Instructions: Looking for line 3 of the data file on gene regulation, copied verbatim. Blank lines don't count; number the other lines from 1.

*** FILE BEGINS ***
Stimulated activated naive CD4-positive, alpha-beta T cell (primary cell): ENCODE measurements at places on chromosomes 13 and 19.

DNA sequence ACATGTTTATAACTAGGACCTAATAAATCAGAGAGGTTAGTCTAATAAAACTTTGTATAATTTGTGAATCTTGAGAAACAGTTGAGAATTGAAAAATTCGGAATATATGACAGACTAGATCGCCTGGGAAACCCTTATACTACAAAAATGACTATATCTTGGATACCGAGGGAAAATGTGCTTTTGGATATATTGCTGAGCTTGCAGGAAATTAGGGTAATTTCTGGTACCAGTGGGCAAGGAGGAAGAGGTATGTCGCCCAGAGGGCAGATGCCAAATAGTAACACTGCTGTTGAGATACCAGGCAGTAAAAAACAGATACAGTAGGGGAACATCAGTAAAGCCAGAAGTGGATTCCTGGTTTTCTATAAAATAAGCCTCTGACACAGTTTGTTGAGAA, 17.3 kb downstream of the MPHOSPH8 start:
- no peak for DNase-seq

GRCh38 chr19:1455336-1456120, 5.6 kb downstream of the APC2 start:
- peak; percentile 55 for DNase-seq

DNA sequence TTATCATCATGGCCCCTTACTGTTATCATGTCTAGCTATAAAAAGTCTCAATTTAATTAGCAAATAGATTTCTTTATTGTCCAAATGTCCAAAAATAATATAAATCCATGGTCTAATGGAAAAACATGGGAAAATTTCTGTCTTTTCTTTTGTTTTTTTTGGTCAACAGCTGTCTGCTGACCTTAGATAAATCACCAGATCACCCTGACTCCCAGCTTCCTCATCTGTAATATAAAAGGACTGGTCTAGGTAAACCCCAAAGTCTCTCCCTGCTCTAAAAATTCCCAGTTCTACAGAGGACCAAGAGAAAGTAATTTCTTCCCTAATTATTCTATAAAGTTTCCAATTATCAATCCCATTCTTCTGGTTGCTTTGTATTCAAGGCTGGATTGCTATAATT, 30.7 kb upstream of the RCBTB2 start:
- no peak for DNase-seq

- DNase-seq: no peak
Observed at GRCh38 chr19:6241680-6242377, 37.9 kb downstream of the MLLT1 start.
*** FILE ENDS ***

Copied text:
- no peak for DNase-seq